Finnish handset vendor Nokia made what appears to be a reactionary move on Tuesday morning, buying up the rest of Symbian and uniting it with S60, UIQ and MOAP.

In what some see as a long anticipated move, the world’s biggest handset vendor snapped up the remaining 52.1 per cent of Symbian that it didn’t already own, merging it with its own S60 and S40 platforms.

Analysts estimate Nokia paid out more than $250m in Symbian licence fees last year, so it makes commercial sense to buy up the mobile handset OS for about $410m, rather than keep paying a subsidy to other shareholders.

The newly created Symbian Foundation, with the backing of Sony Ericsson, Motorola and NTT DoCoMo, will also introduce an open source licence model for the Symbian operating system and the S60, UIQ and DoCoMo’s MOAP platforms.

The Foundation said it would make selected components available as open source at launch. It will then work to open source the rest of the platform over the next two years and intends to release the software under Eclipse Public License (EPL) 1.0.

Ben Wood, analyst with CCS Insight, sees the move as a shrewd response to growing threats from other providers of mobile phone software. “Over the last ten years, Symbian has grown into the dominant supplier of smartphone operating systems, but it’s being challenged by a variety of new contenders,” said Wood.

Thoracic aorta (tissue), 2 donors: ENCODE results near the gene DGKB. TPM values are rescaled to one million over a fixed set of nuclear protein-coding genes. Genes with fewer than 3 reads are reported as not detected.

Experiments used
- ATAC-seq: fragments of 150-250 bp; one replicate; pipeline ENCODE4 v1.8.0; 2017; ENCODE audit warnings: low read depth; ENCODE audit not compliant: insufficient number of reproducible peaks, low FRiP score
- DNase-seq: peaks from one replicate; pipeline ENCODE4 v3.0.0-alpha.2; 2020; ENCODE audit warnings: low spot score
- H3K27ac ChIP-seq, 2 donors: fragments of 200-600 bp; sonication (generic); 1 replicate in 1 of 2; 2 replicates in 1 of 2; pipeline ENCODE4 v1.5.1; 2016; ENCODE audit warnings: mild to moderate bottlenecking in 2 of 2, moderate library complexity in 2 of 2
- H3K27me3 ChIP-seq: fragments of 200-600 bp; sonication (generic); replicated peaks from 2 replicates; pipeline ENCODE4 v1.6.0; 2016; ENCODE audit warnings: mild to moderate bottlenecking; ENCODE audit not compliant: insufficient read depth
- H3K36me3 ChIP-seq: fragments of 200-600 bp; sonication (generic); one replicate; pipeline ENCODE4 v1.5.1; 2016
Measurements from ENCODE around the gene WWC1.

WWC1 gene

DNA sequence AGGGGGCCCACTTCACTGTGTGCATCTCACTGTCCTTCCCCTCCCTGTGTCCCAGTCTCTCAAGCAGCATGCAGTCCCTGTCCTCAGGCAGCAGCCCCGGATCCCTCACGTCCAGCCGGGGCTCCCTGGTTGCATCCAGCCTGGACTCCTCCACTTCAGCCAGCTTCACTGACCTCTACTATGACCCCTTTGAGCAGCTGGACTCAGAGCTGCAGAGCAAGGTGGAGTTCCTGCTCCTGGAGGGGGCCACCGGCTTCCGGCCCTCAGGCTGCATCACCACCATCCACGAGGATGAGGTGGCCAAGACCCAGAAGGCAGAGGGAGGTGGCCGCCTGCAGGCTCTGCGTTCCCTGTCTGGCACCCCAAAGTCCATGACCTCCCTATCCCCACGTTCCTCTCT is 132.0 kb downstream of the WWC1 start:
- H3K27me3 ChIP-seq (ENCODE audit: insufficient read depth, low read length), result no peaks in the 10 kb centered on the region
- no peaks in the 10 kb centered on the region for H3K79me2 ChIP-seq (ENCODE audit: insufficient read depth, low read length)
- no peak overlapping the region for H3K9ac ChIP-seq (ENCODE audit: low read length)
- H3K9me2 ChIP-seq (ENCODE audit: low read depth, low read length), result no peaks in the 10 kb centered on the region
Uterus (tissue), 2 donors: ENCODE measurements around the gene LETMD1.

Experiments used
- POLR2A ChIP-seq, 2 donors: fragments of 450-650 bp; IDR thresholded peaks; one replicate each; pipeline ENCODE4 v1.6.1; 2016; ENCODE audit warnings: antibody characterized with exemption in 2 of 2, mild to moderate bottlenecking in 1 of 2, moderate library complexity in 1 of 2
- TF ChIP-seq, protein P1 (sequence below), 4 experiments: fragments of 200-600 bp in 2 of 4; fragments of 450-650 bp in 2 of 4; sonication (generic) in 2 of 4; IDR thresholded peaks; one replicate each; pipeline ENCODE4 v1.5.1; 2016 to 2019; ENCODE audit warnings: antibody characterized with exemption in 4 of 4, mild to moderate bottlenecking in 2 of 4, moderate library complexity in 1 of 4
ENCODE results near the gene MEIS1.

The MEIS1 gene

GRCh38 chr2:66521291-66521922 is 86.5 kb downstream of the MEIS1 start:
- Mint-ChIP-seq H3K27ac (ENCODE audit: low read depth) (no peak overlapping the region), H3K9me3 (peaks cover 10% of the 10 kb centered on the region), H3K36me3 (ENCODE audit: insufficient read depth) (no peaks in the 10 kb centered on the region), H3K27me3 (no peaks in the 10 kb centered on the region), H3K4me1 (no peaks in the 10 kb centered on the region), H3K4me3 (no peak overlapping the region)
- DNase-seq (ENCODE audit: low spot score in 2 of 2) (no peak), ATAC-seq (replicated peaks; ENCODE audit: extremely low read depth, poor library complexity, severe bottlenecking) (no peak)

Of the main contenders, Apple has raised the bar from a technical perspective, and Wood believes that Symbian licensees need to respond quickly to its touch screen user interface, high performance and easy to use development tools.

Meanwhile, the Linux crowd, spearheaded by the LiMo Foundation, has strong support from network operators, which have been attracted by its governance model, believing they have more opportunity to influence the direction of this open source platform than with Symbian and its S60 and UIQ user interfaces. has also caught wind of further consolidation to take place in the mobile Linux space later this week.

And let’s not forget Google, which Wood notes as having challenged the commercial model, stating that its Android platform has reduced the cost of software to “close to zero”. However, rumours currently abound that the Android platform is flagging and might not appear until very late in the year, or maybe not until next year.

“If Nokia’s new approach works it could be of great benefit to the Symbian platform,” said Wood. “Wider input from network operators and chip manufacturers, as well as closer integration of the operating system and user interface should make it more stable and more attractive to operators, to developers and – let’s not forget – to consumers.”

CCS believes that the involvement of nine other companies on the Symbian Foundation’s board offers an elegant way to keep other Symbian licensees committed to the platform. And ironically, today’s move might even make Microsoft’s Windows Mobile and Google’s Android look overly proprietary and dominated by a single player.